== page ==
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Inspired Teaching impacted my view of teaching and learning in that it made me understand the significance of using inquiry, not for the sake of science, but for life.
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Real World History students win at History Day
April 1, 2016
(The photo above shows two Real World History students with alumni from Eastern High School whom were interviewed as part of the students’ History Day projects) (Photo credit: Kien Nguyen/Center for Inspired Teaching)
This March, at DC’s History Day competition, two Real World History students, Bijion and Essence, won first place in the group exhibit category for their display about the Great Migration. This category was the most competitive division at this year’s DC competition, including more than 20 entries from students citywide. Having won the DC-level competition, Bijion and Essence will now advance to the national competition. These young scholars also won the award for the best use of oral history for their exhibit, which includes excerpts from the Real World History interviews they conducted with senior black Washingtonians who were part of the Great Migration.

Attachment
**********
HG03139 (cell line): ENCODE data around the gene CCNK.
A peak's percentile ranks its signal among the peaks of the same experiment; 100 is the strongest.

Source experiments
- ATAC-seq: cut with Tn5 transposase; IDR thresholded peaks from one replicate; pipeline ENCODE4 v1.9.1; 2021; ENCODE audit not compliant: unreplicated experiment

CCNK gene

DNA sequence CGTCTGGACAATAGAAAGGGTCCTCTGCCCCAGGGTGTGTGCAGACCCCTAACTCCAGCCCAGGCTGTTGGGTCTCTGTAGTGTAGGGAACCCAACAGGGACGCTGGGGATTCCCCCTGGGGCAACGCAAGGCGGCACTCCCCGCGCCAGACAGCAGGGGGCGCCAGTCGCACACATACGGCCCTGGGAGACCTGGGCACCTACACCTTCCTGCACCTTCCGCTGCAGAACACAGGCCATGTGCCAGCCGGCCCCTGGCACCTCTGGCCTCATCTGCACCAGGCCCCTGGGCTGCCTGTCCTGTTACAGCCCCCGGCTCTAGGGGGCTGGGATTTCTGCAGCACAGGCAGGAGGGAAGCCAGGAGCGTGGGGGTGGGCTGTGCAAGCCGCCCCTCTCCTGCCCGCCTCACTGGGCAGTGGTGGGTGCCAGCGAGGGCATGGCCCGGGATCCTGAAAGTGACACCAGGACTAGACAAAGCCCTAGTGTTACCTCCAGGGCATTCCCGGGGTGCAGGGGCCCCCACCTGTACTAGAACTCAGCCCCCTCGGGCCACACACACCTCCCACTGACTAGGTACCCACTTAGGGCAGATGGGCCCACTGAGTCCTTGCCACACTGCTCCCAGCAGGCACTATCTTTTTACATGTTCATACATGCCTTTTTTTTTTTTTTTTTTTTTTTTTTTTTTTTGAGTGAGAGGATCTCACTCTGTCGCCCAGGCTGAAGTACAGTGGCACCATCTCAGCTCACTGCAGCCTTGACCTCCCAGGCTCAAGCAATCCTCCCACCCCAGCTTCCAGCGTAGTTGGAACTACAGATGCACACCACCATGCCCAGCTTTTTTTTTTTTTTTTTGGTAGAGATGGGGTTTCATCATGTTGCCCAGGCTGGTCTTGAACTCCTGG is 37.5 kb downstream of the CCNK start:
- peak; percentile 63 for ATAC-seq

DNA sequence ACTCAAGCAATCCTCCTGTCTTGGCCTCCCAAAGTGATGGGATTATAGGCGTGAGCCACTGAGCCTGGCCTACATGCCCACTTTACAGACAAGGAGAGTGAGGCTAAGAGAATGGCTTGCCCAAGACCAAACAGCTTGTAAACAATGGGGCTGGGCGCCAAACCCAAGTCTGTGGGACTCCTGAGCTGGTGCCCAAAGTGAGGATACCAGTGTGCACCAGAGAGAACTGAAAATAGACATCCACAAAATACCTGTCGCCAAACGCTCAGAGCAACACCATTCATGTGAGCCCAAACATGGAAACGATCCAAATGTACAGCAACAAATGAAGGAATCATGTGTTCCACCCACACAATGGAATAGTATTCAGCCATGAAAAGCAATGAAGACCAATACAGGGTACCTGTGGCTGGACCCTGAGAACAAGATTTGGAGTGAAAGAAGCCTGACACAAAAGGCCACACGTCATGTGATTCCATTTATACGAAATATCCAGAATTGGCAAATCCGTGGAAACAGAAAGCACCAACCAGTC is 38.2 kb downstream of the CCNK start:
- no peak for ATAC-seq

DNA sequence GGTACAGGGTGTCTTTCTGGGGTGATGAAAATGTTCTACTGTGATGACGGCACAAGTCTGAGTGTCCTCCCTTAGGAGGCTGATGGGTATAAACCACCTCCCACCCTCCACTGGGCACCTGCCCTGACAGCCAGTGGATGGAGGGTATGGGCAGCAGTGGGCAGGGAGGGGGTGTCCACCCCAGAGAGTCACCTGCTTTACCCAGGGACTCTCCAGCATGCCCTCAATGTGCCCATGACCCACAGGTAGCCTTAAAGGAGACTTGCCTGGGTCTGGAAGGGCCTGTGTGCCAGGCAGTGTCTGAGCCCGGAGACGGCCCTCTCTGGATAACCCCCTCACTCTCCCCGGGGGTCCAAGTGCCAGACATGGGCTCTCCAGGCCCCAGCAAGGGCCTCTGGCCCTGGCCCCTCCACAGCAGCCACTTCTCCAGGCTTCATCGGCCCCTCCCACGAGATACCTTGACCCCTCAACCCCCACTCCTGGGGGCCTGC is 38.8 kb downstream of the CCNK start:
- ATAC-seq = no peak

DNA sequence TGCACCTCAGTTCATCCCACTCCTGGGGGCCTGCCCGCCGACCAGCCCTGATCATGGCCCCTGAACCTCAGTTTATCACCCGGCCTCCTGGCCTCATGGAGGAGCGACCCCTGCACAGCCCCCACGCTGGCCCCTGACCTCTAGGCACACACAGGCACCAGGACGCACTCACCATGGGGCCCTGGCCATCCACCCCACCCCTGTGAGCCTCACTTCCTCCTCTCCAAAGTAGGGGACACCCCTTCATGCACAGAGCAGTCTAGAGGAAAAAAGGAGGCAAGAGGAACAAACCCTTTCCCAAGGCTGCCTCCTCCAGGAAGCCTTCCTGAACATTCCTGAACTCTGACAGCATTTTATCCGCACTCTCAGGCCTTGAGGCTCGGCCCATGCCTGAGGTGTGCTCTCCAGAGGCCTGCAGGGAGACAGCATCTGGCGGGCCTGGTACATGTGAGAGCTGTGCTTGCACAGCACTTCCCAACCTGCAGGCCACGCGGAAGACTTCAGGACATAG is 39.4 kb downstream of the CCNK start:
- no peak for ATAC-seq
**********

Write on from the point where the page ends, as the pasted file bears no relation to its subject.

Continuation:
Two other Real World History students, Phillip & Mattie, won second place for their group performance about the 1968-69 Modern Strivers. The Modern Strivers were a group of high school students who were frustrated with the traditional Eurocentric education being offered to them at Eastern High School (DCPS). They adopted the name “Modern Strivers” and formed their own school called the Freedom Annex. Phillip and Mattie interviewed a score of Eastern alumni as part of their research and a number of those alums showed up to cheer them on at the citywide competition.
Supported by DC Public Schools; Capital City Public Charter School; the SEED School of Washington, DC; EL Haynes Public Charter School; Maya Angelou Public Charter School; and Next Step Public Charter School, Real World History, is DC’s first citywide course, piloting a new way to gauge high school success, providing a blueprint for 21st century teaching and learning that can be shared with visiting educators, policymakers, and community leaders from across the city.
Students enrolled in Real World History are educated in the classroom and through practical internships at historic institutions across DC, including: the Anacostia Museum, Mary McLeod Bethune House, Congressional Cemetery, Frederick Douglass House, Library of Congress, President Lincoln’s Cottage, National Archives and Records Administration, National Building Museum, National Museum of American History, National Park Service (at the National Mall), National Portrait Gallery, Charles Sumner Museum & Archives, Tudor Place, Woodrow Wilson House, and the Carter G. Woodson House.